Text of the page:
Presenters at the conference are invited to submit full papers to a special issue on “Multi-level semiosis: integrative approaches to biology, cognition and culture” to be published in the international journal “Biosemiotics” (Springer) (see below).
If the topic of the paper does not fall in the scope of this special issue, we encourage presenters to submit their articles though the regular channels of “Biosemiotics”.
Authors may also consider the international journal “Sign Systems Studies” – contact the editors at firstname.lastname@example.org
Biosemiotics – special issue
“Multi-level semiosis: integrative approaches to biology, cognition and culture”
Guest-editors: Luis Emilio Bruni and Franco Giorgi.
In the last two decades there has been an increasing interest in communication processes and sign-systems at all levels of complexity, from the molecular-genetic level to the epigenetic (whole-cell) level, up to more systemic levels which include various types of communication systems such as nervous, immunologic, endocrine, ethological and ecological systems, including human cognition and culture.
Many disciplines have declared and pursued an “integrative agenda” giving rise to sub-disciplines such as “systems biology”, “integrative biology”, “systems neuroscience” and “integrative neuroscience”. Common to all the integrative efforts has been the increasing importance given to the context and to the “interfaces” across different levels of organization, searching for a healthy balance between reductionism and holism. Biosemiotics as a discipline has been very active in this direction. The integrative agenda thus depends on the consideration of the embeddedness of semiotic systems and processes across levels.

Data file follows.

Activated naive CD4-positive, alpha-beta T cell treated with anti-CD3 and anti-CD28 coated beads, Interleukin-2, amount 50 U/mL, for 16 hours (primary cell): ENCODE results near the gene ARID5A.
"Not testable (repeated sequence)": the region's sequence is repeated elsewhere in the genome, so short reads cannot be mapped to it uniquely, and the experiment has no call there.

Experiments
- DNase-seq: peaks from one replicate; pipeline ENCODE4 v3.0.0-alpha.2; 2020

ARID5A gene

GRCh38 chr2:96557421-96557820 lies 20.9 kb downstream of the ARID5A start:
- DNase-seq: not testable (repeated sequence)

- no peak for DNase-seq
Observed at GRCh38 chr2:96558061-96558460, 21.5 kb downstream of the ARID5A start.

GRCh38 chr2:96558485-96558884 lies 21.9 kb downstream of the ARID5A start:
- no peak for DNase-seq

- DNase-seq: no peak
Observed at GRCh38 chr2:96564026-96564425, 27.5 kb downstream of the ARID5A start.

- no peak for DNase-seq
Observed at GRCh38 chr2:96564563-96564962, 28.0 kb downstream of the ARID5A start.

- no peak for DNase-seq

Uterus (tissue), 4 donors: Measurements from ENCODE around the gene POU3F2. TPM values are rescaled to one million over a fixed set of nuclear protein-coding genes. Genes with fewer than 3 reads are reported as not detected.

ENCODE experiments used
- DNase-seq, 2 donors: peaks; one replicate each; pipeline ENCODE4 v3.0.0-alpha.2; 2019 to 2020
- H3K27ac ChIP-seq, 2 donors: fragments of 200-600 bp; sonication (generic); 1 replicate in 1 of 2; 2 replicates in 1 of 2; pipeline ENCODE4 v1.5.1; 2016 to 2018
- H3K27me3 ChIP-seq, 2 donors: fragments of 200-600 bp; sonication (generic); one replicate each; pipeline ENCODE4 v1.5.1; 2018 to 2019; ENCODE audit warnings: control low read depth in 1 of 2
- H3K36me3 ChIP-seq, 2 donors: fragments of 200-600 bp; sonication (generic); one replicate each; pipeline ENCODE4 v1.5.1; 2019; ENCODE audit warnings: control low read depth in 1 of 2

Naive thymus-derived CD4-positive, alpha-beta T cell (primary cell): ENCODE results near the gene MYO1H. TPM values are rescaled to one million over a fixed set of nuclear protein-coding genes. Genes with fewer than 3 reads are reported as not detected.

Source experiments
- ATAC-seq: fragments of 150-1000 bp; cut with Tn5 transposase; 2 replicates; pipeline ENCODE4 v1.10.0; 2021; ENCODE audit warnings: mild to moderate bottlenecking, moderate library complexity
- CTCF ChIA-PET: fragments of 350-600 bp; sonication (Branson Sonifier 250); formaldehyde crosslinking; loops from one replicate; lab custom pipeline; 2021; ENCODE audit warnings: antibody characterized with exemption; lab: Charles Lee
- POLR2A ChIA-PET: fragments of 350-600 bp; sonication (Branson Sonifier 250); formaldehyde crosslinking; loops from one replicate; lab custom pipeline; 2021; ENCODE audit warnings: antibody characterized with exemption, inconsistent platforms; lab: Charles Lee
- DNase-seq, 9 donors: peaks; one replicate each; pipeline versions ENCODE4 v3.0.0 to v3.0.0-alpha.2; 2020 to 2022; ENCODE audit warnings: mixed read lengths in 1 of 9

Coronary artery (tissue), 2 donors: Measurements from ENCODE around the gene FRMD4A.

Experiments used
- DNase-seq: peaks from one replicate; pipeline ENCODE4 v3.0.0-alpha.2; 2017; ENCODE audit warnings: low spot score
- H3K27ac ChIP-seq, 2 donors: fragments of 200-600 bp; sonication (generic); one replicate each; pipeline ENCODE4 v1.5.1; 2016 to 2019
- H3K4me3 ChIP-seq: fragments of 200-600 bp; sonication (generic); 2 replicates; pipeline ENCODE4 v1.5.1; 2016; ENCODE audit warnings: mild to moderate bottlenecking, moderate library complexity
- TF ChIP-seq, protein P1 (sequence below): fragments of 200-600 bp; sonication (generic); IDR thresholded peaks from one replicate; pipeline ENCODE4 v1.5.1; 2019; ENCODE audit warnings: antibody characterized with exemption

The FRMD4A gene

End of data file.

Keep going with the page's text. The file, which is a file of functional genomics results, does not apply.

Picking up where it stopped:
The special issue welcomes theoretical works and empirical findings that highlight the biosemiotic perspective or implications in the modeling of multi-level and multi-scalar complex systems, complex networks, systems’ architectures, hierarchical and heterarchical systems, emergence and embeddedness in biological, cognitive and cultural processes. It also welcomes contributions that from a biosemiotic perspective analyze the semiotic implications of emerging disciplines that by definition are linking different levels, such as psychoneuroimmunology, social signal transduction, systems biology, systems neuroscience, integrative neuroscience, and integrative biology.
This special issue will be the first or second issue of Biosemiotics in 2016.
Deadline for submissions: September 15th, 2015
The length of submitted papers is limited to 7.000 words (excluding abstract and references).
Instructions for authors are available here: